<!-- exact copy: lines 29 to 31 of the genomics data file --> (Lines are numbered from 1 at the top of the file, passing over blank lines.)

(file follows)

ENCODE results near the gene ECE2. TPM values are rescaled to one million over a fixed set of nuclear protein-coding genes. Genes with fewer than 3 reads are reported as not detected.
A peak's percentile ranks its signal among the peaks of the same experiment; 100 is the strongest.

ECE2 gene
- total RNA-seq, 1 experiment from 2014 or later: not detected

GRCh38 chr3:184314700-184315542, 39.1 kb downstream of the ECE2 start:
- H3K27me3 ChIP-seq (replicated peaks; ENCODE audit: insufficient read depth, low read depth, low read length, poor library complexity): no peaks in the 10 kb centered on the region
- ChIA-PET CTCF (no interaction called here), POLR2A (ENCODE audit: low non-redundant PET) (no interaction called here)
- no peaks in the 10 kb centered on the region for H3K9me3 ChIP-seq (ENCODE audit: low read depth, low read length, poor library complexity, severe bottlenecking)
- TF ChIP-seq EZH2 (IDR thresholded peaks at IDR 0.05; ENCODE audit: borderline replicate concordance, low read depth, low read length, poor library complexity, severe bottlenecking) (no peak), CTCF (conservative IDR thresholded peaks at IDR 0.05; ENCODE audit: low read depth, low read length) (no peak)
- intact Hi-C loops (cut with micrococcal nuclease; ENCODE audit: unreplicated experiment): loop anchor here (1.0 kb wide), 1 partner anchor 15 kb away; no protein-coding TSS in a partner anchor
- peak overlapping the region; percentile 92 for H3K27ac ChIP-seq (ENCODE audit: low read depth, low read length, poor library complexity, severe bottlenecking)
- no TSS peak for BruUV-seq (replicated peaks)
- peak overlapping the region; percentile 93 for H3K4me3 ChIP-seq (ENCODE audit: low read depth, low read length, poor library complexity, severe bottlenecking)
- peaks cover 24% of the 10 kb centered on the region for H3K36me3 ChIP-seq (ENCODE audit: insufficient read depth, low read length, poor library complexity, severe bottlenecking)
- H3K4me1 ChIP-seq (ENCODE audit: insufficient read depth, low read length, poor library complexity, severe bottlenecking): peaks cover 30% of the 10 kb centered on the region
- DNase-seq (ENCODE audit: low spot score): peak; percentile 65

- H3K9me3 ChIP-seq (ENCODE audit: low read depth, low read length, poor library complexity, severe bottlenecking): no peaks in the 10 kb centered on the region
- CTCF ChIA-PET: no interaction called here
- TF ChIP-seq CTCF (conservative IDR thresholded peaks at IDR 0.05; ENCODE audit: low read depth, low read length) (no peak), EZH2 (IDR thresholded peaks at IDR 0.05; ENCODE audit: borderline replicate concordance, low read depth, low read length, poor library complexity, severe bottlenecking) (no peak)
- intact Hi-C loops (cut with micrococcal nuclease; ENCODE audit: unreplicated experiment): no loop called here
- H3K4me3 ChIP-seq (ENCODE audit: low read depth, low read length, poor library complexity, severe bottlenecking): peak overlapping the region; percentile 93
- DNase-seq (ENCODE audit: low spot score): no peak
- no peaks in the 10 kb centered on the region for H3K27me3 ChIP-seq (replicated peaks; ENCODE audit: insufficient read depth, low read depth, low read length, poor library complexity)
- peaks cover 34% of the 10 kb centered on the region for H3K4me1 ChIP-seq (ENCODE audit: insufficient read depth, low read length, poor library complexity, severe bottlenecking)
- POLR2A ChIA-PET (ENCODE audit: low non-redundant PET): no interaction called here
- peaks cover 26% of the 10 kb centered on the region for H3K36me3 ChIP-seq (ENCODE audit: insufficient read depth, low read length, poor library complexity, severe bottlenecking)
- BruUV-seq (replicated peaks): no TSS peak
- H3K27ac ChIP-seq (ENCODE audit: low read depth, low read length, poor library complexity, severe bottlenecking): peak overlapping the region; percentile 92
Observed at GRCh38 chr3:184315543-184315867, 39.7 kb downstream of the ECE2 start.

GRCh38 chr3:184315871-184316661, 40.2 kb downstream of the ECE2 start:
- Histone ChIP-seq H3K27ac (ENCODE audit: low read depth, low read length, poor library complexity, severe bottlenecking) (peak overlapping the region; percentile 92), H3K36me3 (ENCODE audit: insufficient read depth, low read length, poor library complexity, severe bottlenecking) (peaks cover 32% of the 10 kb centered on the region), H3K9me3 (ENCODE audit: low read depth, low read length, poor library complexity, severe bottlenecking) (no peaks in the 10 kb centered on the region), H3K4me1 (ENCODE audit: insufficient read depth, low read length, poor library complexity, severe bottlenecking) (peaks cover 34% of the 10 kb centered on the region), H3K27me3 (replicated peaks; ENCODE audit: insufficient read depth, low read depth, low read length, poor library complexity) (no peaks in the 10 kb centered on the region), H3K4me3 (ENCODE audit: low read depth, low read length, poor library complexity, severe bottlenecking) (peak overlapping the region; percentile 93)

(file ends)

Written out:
Observed at GRCh38 chr3:184315543-184315867, 39.7 kb downstream of the ECE2 start.

GRCh38 chr3:184315871-184316661, 40.2 kb downstream of the ECE2 start:
- Histone ChIP-seq H3K27ac (ENCODE audit: low read depth, low read length, poor library complexity, severe bottlenecking) (peak overlapping the region; percentile 92), H3K36me3 (ENCODE audit: insufficient read depth, low read length, poor library complexity, severe bottlenecking) (peaks cover 32% of the 10 kb centered on the region), H3K9me3 (ENCODE audit: low read depth, low read length, poor library complexity, severe bottlenecking) (no peaks in the 10 kb centered on the region), H3K4me1 (ENCODE audit: insufficient read depth, low read length, poor library complexity, severe bottlenecking) (peaks cover 34% of the 10 kb centered on the region), H3K27me3 (replicated peaks; ENCODE audit: insufficient read depth, low read depth, low read length, poor library complexity) (no peaks in the 10 kb centered on the region), H3K4me3 (ENCODE audit: low read depth, low read length, poor library complexity, severe bottlenecking) (peak overlapping the region; percentile 93)